The writing was presented in a MMO/Arcade-esque fashion. Gone were the aspects of Role Playing from items and fluff. You took items and turned them into stack blocks which became a joke of "Just skip the backstory i want the stats" with my group.
The fluff was removed so you had the freedom to easily create and insert your own. This is a feature, not a bug. You give stuff your own backstory, not someone else's.
And this is another failure on their part. When the fluff is there you can easily ignore it but it's there for those people who are new or need help with getting the creative juices flowing.
Ever heard the saying that it's better to have a gun and not need it than to need it and not have it?
It wasn't initially a failure. There's no way they could have supported the type of release schedule they had unless they were seriously bringing in a lot of money. The failure seems to have been in the last year and a half. Mostly with Essentials, and the whole DDI issue really killed it.
Essentials targetted a group that had already moved on, while breaking a lot of the fundamental design goals that 4e was built on. So, now you have a divided fanbase that had already been divided. The evidence of the decline is shown in the release schedule post Essentials. It was barren. In their attempt to bring back the people who left, they forgot about the reasons that a lot of people came to 4e in the first place.
This is only my theory on it, but if you look at the timeline, it makes sense. They went from a boatload of quality releases on a regular basis to nothing in the snap of a finger that was Essentials.
The most common complaint I've heard is that the combat takes too long. This isn't a big problem for people like me who enjoy the tactical aspects of 4e combat, but maybe wotc failed to recognize that many players don't want to play such a deep, grid-oriented combat system (which is somewhat surprising, since D&D has always been hack-n-slash at heart). Part of the issue with the slow combat was not doing enough playtesting and getting enough feedback.
The strength of 4e is also its weakness. That great (though slow) combat with all of the player options became the focus of the game and the books. What we lost is the focus on great adventures and modules, the great storytelling, the great backstories. If you focus almost all of the players' attention on combat abilities and mechanics, then you're going to take their attention away from the other aspects of the game. The game's mechanics need to encourage players and DMs to focus on qualities rather than quantities. Encourage deep backstories, encourage creative solutions, encourage better stories, and support those things.
What happens in 4e is that combat becomes repetitive after a while and without the right material from wotc to make the D&D experience awesome (since not all DMs are awesome), it starts to feel like a video game you've already finished. D&D needs to deliver on more levels.
More than anything, what I would recommend is that wotc hire people who can write AWESOME, complex, creative adventures (look for inspiration to the old "The Enemy Within" from 1st Ed. Warhammer FRPG). Hook me with a great story that unfolds week after week, so that I want to get together with my friends to go on an unforgettable journey, not just to survive encounter after encounter gaining levels and loot (yawn).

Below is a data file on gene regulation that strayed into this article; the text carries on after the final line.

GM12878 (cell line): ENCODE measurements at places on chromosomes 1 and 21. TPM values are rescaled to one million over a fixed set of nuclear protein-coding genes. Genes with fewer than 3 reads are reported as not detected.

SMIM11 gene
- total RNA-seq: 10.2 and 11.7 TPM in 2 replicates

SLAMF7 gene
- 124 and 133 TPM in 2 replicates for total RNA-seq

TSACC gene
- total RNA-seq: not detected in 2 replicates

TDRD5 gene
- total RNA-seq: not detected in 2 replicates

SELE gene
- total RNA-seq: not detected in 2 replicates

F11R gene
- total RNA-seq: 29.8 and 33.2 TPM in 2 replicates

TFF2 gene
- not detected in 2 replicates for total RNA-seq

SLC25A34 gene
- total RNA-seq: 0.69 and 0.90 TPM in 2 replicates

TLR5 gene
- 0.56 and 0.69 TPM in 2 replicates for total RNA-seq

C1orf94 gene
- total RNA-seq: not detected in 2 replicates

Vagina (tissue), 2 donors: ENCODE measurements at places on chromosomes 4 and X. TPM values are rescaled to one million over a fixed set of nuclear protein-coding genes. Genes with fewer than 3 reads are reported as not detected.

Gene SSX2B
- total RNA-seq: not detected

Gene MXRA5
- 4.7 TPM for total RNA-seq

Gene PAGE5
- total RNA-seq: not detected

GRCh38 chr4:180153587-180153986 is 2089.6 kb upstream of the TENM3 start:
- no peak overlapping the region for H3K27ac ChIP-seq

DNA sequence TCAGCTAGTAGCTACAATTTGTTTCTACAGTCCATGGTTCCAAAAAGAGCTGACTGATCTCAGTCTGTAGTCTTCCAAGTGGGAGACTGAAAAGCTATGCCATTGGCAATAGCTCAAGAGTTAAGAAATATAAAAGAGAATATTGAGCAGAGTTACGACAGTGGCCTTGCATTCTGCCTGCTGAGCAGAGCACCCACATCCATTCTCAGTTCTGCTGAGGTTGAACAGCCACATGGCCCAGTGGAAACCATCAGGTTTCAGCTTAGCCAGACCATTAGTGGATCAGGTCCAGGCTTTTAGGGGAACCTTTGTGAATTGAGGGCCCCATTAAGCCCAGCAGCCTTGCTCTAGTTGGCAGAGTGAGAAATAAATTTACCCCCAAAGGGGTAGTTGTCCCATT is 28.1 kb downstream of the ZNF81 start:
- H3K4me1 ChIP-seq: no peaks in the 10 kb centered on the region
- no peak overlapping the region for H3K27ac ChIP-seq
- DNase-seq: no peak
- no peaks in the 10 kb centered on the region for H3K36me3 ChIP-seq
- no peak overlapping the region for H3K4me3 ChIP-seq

Fourth Edition was wonderful. But for the sake of the disgruntled, we have a second chance to revise Fourth Edition and package it as a series of modular attachments to some kind of Basic D&D.
If the first players' handbook can contain rules for creating an old school wizard, a 3rd edition god-wizard and a 4th edition wizard, that could work. Of course the 3rd edition god-wizard would have a warning label.
Likewise rules for a plain fighter, a fighter with opportunity attacks, feats et cetera and a fighter with powers. In this case the plain fighter might have the warning label, because he has no opportunity attacks.
I think the biggest problem with 4th edition D&D was that it was too large of a change from previous editions; it really didn't feel like the same game any more. 4e is a perfectly good game in its own right, in a number of ways superior to previous editions, but it simply doesn't seem like a proper successor to D&D 3.5, instead being its own new and different game. D&D 3rd edition was also a radical shift, but it still felt like the same game.
Also, trying to kill the OGL with 4th edition was poorly thought out. I can understand why Hasbro might be unhappy with some of the results of the OGL, but going after the fan base is never good business practices.
i disagree with the 8th reason, just because it had structure doesn't mean it was good. my first couple times trying to DM Combat encounters ended in failure, our spell caster basically got to go "i cast this" and everything died. (these were level 1 characters) with nothing in the monster manual about CR or recommended levels of the players for this encounter i ended up throwing groups of random things at my players and they kill it too quick. the whole system was a mess compared to 3.0, 3.5, and AD&D.
with nothing in the monster manual about CR or recommended levels of the players for this encounter i ended up throwing groups of random things at my players and they kill it too quick. the whole system was a mes compared to 3.0, 3.5, and AD&D.
Urr...what books where you reading? It's pretty clear that a routine encounter was xp equal to one 'standard' equal level monster per PC. IME that would get roflstomped by the PCs, you need to hit 150-200% of the recommended xp budget for an interesting fight and critters weren't terribly well balanced against one another, but that's just a balancing issue and it was similar in 3e, an equal CR encounter was generally a cakewalk in 3e as well and CR was routinely off by large amounts.